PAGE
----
Geert de Vries, Regents’ Professor in Georgia State University’s Department of Biology and Neuroscience Institute, has been named an AAAS Fellow by the American Association for the Advancement of Science (AAAS).
De Vries received the honor for his “transformative contributions to the field of behavioral neuroendocrinology and the origins and functions of sex differences in brain and behavior,” AAAS CEO Sudip Parikh said in a prepared statement.
“AAAS is proud to elevate these standout individuals and recognize the many ways in which they’ve advanced scientific excellence, tackled complex societal challenges and pushed boundaries that will reap benefits for years to come.”
Since its conception in 1874, the lifetime distinction of AAAS Fellow has remained one of the most prestigious honors in the scientific community. Members of the AAAS Council elect scientists for the rank of fellow for their distinguished achievements in research and contributions to their field of study. De Vries is one of 506 scientists, and the only one from Georgia State, elected to the rank this year.
“We are pleased and excited that this honor has been bestowed on this outstanding member of our research community,” said Tim Denning, vice president for research and economic development at Georgia State University. “He truly embodies the innovative thinking and real-world impact that we strive for here at Georgia State.”
Sara Rosen, dean of the College of Arts & Sciences, said de Vries is “not only at the forefront of his field internationally, but he is also a valued leader at Georgia State University.”
De Vries currently serves as chair of the Department of Biology and has served previously as director of the Neuroscience Institute and associate vice president for research and economic development at Georgia State.
“He has been a strong leader in our larger and more complex units of the university, working to empower other researchers and instructors at the university to also do their best work,” Rosen said.
According to de Vries, his research career began with a chance discovery that led him to question the current understanding of sex differences in how the body functions.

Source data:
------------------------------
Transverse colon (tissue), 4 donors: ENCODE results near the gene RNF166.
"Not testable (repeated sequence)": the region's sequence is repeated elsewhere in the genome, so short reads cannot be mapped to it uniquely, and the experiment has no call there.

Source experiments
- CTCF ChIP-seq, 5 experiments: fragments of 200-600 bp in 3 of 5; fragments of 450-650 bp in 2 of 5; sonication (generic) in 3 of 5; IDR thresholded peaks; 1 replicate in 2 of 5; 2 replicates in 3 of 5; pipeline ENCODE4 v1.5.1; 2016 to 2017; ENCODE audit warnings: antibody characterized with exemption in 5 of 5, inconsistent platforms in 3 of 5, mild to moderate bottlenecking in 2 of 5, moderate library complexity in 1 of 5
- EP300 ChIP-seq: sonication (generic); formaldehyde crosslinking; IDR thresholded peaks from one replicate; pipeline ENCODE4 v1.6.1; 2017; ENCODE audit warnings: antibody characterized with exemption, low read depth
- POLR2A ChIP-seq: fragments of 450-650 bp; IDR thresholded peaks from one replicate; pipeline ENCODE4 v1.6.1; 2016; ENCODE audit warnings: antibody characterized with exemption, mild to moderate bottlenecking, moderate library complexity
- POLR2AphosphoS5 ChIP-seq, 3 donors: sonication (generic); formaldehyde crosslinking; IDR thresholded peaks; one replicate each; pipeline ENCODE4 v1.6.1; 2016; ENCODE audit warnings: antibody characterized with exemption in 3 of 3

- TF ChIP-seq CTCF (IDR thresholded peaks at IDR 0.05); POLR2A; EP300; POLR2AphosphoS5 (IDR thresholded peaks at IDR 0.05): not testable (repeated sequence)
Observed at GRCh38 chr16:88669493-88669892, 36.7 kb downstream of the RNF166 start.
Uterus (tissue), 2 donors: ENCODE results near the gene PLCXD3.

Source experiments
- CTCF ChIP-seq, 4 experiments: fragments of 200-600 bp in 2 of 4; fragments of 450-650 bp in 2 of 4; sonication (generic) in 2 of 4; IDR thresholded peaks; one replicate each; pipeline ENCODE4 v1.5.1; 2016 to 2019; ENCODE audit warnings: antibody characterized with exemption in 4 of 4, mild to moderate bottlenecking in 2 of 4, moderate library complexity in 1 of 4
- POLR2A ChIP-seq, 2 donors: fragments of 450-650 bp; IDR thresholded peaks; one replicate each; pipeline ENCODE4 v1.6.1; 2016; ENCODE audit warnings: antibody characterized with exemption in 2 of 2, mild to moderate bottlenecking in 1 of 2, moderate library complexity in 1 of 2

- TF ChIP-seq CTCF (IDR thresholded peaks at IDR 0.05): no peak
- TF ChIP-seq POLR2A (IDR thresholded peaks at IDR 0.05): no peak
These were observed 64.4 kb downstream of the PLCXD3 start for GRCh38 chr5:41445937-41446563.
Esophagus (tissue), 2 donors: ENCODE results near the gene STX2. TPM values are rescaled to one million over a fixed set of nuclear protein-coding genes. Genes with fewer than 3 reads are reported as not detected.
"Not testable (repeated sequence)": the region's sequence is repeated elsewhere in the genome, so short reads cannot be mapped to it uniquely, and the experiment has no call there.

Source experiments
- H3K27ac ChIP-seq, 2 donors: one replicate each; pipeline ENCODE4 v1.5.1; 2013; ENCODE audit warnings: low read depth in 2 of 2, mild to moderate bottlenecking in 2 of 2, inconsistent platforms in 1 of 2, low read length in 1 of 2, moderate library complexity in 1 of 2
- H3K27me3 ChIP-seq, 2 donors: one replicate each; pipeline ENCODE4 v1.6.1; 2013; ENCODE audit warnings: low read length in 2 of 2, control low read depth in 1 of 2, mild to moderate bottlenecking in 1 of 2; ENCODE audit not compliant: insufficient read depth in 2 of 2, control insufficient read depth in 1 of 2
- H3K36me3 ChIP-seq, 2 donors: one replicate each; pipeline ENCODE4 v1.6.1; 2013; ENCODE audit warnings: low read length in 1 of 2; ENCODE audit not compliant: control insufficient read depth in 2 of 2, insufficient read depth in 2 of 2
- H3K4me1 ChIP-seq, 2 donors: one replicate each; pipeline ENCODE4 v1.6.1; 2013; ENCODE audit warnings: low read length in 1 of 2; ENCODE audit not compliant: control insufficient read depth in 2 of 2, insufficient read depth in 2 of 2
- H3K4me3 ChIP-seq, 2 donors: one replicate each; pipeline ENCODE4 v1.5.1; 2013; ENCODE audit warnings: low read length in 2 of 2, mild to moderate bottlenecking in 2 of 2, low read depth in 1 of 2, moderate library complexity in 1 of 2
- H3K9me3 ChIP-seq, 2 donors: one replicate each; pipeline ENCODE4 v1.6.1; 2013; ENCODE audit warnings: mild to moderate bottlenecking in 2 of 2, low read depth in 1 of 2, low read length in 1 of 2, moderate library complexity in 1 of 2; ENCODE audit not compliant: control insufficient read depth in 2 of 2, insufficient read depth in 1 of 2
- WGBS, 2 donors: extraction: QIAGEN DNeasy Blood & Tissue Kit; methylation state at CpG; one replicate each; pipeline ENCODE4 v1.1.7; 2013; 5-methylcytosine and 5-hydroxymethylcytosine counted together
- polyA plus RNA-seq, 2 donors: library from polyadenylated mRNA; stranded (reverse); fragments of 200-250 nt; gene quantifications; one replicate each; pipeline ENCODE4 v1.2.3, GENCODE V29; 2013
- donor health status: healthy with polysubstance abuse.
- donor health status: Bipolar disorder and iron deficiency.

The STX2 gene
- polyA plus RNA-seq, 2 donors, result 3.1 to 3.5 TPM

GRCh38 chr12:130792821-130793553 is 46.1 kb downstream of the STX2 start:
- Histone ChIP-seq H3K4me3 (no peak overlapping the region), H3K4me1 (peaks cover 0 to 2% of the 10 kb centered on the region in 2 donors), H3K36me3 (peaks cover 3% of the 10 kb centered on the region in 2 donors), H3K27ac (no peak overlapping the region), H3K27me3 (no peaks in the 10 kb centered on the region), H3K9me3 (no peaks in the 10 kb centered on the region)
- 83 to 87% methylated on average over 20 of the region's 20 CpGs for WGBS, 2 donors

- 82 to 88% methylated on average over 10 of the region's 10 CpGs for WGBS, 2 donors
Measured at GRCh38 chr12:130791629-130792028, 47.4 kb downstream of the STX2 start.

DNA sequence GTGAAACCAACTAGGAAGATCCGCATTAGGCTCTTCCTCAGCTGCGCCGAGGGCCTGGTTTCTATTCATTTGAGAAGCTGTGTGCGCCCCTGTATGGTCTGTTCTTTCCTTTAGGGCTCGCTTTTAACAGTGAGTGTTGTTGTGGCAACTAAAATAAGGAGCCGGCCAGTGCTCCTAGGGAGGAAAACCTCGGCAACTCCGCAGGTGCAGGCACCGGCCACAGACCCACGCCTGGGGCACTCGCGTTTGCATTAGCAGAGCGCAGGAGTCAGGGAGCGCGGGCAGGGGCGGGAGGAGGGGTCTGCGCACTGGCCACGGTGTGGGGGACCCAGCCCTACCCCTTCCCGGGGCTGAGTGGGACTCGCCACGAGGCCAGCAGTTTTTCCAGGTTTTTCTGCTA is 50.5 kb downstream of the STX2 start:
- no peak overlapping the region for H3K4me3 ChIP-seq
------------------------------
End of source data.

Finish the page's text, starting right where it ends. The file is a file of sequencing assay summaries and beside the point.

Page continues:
“When you’d ask most people why we have sex differences in the brain, they’d say they make males and females behave differently,” de Vries said. “But I’ve come to almost the opposite conclusion.”
De Vries has found that differences often compensate for sex differences in other parts of the body. In this way, they ensure that in most cases males and females still behave and function rather similarly.
“Almost any physiological system does not differ that much in function,” he said. “If you’re an organ in the body and you have to get rid of substances you don’t need, you get the job done. But the way in which you do that is not necessarily the same.”
De Vries came to Georgia State in 2012, where he says his community of research collaborators enriched his research career.
Despite his own impressive career and achievements, he was quick to mention the work of others when asked about his reaction to becoming an AAAS Fellow.
“When I found out, I was just grateful and felt fortunate,” de Vries said. “This is something that should happen to many more people. I think I’m lucky.”
De Vries joins thousands of previously named AAAS Fellows, including sociologist W.E.B. Du Bois, anthropologist Margaret Mead and astronaut Ellen Ochoa.
— By Stella Mayerhoff
Originally published at the University News Hub at this link.